Two things D.C. residents depend on — unemployment checks and a COVID-19 vaccine shipment — didn’t get delivered last week, but District officials said Monday they’re making good on it.
Unique Morris-Hughes, director of D.C.’s Department of Employment Services, said the city’s unemployment insurance benefits system “experienced a technical issue” that resulted in 39,000 residents being unable to receive their checks. But it has been fixed and people should get their money Tuesday or Wednesday.
Morris-Hughes said the agency found and fixed the issue, which means “all of the impacted claimants that did not receive a payment should expect to receive a payment within two to three business days.”
D.C. Mayor Muriel Bowser said officials “terribly regret that this happened,” and that “we expect this week’s payment to be unaffected.”
A second critical shipment to D.C. was also missed last week: COVID-19 vaccine doses. D.C. Health Director LaQuandra Nesbitt said brutal winter weather that has impacted most of the U.S. was to blame.
“In addition to that, a major distributor of the vaccine was also impacted, with essentially its employees being snowed in and unable to get to the facilities to be able to distribute vaccine to many jurisdictions,” Nesbitt said.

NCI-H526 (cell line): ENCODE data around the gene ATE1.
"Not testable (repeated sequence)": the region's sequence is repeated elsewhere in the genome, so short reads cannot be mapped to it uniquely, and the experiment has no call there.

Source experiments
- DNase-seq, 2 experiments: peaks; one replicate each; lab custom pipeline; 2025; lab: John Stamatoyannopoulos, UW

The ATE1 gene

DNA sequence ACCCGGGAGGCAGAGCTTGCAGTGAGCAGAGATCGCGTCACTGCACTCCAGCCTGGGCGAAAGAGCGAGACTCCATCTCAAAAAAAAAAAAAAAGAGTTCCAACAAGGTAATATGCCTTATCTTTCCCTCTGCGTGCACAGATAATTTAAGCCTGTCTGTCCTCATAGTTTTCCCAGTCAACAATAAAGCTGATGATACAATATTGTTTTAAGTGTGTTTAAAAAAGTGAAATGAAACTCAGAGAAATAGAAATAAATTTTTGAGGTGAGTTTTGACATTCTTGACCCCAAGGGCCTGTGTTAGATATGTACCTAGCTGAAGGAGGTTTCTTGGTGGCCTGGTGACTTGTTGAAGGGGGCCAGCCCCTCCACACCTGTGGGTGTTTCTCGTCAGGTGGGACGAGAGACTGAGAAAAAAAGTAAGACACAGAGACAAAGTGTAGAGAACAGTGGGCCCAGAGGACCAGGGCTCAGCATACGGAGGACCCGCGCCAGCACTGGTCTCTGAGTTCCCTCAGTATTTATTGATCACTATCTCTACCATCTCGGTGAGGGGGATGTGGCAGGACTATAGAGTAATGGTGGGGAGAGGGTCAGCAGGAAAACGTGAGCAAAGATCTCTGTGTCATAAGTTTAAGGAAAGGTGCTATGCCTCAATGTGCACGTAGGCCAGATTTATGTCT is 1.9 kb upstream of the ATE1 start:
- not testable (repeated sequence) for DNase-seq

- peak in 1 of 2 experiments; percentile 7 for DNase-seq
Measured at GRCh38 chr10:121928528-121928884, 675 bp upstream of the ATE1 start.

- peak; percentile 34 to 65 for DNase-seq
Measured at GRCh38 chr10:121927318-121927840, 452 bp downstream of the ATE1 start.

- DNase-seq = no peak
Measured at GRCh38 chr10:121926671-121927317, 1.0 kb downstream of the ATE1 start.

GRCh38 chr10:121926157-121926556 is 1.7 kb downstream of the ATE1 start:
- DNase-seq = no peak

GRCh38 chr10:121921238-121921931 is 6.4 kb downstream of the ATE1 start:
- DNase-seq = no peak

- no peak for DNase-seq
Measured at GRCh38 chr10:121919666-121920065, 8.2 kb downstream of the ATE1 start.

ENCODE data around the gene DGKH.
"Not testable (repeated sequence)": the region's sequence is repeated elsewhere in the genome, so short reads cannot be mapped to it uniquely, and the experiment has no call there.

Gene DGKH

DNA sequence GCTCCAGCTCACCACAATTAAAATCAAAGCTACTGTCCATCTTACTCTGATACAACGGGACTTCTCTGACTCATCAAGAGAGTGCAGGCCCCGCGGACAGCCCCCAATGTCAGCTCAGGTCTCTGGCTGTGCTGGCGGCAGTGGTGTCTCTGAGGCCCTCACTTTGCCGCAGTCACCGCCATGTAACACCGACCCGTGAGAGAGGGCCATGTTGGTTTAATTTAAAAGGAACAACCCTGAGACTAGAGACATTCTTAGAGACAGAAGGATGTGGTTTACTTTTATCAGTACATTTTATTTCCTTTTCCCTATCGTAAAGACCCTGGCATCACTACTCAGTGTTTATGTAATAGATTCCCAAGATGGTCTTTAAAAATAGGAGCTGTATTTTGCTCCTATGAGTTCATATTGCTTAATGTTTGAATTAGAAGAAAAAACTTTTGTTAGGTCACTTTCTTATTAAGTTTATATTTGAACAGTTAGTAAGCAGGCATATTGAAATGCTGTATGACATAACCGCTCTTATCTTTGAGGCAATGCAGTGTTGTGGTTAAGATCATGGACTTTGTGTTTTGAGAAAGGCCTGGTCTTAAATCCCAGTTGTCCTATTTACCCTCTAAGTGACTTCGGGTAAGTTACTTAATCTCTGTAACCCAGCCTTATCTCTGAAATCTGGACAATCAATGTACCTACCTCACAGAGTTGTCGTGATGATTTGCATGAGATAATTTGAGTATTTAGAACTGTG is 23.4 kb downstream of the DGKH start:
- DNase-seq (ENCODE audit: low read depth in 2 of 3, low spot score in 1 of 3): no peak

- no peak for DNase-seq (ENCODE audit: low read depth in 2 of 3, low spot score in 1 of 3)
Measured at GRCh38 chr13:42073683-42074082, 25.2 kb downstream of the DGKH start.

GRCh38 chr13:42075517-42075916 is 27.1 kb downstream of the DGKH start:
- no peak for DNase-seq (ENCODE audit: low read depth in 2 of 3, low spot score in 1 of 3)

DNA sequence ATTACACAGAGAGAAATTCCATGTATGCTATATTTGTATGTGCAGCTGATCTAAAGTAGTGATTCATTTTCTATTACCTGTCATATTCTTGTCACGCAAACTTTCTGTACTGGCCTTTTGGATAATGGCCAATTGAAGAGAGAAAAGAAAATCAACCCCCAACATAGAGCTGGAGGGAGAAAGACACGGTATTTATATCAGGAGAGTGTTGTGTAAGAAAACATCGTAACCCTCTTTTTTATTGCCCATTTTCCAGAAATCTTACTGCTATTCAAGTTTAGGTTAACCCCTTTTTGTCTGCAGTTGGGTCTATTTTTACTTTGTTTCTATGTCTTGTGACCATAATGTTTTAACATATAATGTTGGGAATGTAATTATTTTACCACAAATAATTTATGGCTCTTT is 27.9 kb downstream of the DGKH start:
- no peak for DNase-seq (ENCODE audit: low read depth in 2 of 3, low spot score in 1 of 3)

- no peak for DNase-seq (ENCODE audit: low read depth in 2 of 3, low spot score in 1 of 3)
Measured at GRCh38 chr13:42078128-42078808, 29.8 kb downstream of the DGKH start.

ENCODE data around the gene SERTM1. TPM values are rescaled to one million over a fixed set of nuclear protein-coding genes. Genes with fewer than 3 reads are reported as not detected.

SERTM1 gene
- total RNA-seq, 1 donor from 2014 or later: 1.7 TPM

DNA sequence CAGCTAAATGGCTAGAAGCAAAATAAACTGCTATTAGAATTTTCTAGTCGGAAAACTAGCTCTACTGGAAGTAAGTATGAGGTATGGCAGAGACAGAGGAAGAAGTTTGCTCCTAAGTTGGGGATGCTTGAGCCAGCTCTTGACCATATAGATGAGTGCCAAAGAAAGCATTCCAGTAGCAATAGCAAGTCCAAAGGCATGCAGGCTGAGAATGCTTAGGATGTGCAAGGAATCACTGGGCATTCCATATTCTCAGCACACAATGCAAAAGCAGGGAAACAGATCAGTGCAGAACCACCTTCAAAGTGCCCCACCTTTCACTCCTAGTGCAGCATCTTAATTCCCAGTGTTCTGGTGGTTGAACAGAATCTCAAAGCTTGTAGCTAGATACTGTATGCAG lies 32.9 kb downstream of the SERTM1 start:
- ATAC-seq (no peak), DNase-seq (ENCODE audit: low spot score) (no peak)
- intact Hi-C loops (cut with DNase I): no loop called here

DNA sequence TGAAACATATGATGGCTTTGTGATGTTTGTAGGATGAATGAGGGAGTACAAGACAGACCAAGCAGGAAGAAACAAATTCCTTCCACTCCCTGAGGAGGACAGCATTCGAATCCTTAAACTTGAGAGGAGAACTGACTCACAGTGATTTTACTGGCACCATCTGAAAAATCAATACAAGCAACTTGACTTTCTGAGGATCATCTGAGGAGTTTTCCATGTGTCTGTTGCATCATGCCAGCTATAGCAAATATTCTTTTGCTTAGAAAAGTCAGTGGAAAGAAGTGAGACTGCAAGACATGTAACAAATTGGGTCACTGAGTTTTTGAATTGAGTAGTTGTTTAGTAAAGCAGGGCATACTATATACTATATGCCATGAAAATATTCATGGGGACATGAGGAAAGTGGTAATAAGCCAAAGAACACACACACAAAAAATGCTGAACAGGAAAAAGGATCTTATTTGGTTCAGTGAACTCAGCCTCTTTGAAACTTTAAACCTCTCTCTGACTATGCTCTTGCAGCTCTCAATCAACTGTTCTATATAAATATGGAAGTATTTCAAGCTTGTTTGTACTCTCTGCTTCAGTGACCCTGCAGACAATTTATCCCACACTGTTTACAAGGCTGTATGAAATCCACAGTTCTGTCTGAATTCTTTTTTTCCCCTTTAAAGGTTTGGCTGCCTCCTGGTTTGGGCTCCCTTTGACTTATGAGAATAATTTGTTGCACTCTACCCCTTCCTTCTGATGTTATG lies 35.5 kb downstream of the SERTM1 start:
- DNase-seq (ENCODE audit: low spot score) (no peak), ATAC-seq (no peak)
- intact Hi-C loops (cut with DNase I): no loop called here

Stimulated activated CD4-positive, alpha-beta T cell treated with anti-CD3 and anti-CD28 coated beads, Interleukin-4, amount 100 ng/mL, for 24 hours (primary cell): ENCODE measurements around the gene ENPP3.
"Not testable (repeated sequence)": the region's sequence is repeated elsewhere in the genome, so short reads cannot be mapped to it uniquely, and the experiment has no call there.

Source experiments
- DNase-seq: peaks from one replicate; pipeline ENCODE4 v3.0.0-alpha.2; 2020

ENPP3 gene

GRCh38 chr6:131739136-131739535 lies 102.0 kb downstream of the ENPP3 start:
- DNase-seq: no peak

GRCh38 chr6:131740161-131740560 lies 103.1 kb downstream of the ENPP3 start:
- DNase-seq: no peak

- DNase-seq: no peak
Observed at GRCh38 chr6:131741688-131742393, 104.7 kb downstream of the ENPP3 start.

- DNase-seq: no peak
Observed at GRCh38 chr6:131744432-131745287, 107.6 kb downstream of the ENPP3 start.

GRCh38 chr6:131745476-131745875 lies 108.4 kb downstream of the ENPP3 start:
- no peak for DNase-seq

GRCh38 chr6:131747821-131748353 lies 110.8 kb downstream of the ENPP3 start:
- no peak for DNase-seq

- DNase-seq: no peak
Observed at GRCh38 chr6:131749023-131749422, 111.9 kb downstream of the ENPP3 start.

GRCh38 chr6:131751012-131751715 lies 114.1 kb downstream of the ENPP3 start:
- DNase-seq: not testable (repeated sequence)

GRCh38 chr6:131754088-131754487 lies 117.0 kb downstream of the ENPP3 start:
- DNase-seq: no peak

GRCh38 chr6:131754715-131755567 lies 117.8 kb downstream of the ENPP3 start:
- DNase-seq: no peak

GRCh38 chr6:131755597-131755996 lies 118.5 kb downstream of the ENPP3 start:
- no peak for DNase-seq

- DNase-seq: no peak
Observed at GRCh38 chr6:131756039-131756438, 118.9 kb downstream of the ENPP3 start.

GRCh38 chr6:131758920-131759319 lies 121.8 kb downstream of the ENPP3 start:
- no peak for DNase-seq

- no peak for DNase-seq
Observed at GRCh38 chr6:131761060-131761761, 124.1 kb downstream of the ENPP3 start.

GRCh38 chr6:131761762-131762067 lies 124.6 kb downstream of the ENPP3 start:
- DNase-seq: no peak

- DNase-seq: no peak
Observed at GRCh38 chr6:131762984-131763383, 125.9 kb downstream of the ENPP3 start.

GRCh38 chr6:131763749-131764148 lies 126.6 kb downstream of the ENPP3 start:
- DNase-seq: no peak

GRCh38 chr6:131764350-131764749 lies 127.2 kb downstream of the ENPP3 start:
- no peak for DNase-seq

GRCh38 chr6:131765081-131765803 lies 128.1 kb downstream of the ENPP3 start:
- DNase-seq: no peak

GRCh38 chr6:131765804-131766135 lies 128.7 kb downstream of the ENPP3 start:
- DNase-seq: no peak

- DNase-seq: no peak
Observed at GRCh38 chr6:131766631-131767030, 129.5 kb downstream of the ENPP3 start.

“The District of Columbia was impacted by that. It did cause some of our hospital and health care providers to have to cancel first-appointment clinics in the District of Columbia; we were able to prioritize continuing vaccination clinics that were scheduled through the centralized portal system. So, no individual who scheduled an appointment through vaccinate.dc.gov was impacted by our lack of receipt of vaccines as scheduled last week.”
Nesbitt said people who had appointments scheduled with hospitals and health centers will be notified directly by those hospitals and health centers of their rescheduled appointments.
The good news is that D.C. is scheduled to receive last week’s shipment early this week, as well as 17,590 additional doses.
And community spread in the District is down, out of the red, and below 15 to 14.9 for daily case rates per 100,000 people.
But Bowser pointed to another downward trend: testing in the District, which she said officials are “not happy about.”
“So we want to make sure that if anyone is feeling symptomatic, or if they’ve been exposed, that they are going to get tested,” Bowser said.
According to Nesbitt, last week, D.C.’s citywide testing numbers “were around 25,000, which is the lowest number of total tests citywide we’ve had since the last week of September, first week of October.”
Nesbitt warned that the decrease in testing is a concern because asymptomatic carriers can transmit the coronavirus throughout the community.
“And if we’re not picking up those asymptomatic cases, it can have a direct effect on the daily case rate,” Nesbitt said, adding that it was “possible” for the downtrend in testing to affect the reported daily case rate, but it’s “not an absolute.”
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